Group A: Weak Link Analysis (Part 2) — Russia vs Czech Republic

The open encounter between Russia and Czech Republic saw a few players stand out for the right reasons. Andrey Arshavin and Alan Dzagoev, for example, put in top notch performances for their country. On the other hand, there were others who just couldn’t get themselves together on the day.

 

Weak Links (Matchday 1, Group A)

Russia — Alexander Kerzhakov

Alexander Kerzhakov found himself in a rather familiar role up top for Russia — a “False 9” who was encouraged to drop deep to link-up with the midfield. He plays that role for his club Zenit St. Petersburg and to good effect. In fairness, he didn’t play badly overall versus Czech Republic, but if anyone was asked what they remembered about Kerzhakov’s performance, they wouldn’t mention the fact that he didn’t have a bad game, rather, they would mention his atrocious finishing.

The Russian frontman blew chance after chance after chance. He could so easily have had a hat-trick on any other day. On matchday one, though, he had seven shots in total, none of which were on target.* The closest he came was a header which struck the foot of the far post in the fifteenth minute. Interestingly, that header caused chaos in the Czech Republic penalty area and it led to Alan Dzagoev rifling the ball home for his first goal of the match.

Alexander Kerzhakov had a nightmare in front of goal vs Czech Republic

Kerzhakov’s finishing continued to worsen after that play, though, so much so that Dick Advocaat opted to put him out of his misery, subbing him for Roman Pavlyuchenko, who in turn showed his colleague how it’s done by lashing home a magnificent, powerful effort after terrific individual play.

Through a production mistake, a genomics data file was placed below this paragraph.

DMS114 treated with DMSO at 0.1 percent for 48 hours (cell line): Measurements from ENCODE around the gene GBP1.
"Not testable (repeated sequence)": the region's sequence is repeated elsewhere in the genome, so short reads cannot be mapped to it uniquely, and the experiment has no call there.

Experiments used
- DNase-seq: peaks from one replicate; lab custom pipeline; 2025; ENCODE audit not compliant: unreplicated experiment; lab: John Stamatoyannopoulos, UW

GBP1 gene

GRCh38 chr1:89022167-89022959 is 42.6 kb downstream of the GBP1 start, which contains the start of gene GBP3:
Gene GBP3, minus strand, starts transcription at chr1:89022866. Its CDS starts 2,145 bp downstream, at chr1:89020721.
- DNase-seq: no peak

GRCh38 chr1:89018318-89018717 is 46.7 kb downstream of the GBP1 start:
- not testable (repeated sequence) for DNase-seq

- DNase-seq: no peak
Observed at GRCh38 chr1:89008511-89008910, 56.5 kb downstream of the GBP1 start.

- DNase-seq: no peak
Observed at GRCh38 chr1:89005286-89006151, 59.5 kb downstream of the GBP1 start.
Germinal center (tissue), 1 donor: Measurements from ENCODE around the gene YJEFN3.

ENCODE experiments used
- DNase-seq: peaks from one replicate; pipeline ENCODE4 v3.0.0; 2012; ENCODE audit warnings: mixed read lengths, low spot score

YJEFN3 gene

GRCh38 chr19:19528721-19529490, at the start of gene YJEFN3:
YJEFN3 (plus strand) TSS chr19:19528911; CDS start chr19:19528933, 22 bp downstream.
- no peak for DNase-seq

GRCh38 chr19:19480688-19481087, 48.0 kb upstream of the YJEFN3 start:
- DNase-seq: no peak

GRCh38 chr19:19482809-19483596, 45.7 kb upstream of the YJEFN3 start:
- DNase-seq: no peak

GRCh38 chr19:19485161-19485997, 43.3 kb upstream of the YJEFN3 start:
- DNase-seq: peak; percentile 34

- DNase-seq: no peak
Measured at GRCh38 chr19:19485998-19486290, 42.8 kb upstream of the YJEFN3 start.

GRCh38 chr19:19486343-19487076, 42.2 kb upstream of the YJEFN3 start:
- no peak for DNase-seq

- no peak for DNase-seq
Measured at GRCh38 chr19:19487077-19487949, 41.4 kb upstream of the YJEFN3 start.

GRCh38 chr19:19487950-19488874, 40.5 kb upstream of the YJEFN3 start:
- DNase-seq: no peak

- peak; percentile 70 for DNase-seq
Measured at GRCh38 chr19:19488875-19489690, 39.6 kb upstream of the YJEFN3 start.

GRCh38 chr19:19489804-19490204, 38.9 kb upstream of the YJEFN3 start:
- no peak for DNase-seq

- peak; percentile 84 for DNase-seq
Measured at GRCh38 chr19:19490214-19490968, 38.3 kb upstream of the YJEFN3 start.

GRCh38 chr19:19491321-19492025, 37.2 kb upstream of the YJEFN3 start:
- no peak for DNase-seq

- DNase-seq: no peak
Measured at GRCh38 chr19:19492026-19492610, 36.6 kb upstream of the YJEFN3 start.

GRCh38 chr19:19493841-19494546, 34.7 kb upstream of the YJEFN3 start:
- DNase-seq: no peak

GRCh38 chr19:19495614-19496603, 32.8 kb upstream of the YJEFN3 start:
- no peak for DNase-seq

Advocaat now has a tough decision to make for the game versus Poland. Does he keep faith in Kerzhakov or does he go with Pavlyuchenko who had a terrific, Salpingidis-like cameo performance? Either way, the decision could prove telling. If he sulks, he may be of no use to his team. But if he takes it to heart, however, he can go on to impact his team the same way Salpingidis impacted his.

Should Kerzhakov be dropped, what kind of mental state would he be in should he be called upon to make an impact from the bench? A striker’s confidence is helped hugely by goals. Hopefully, he hasn’t been affected too much by his performance on matchday one.

 

Czech Republic — Milan Baros

Czech Republic, collectively, were very unimpressive on the day. It wasn’t an easy task trying to pinpoint one particular player who failed to inspire but, in the end, Milan Baros was singled out.

Milan Baros saw enough of the ball but did nothing useful with it vs Russia.

Somehow, despite getting thirty-one touches of the ball, Baros didn’t manage a single shot. As a striker, the fact that he didn’t test the ‘keeper at all is unacceptable at this level, or any level for that matter.

He played as the lone striker in a 4-2-3-1 system. Thus, it’s even more crucial that he provide more of an attacking threat as well as good hold up play. Czech Republic still managed to get on the score sheet via a Vaclav Pilar effort, but he shouldn’t be relied upon to carry his nation through the tournament.

A match against Greece awaits. Hopefully Baros would do better in that match. If he proves ineffective again, someone like Tomas Necid would surely fancy his chances of starting for his country.

 

*- Stats courtesy of whoscored

Posted under: Euro 2012, International, Player Analysis

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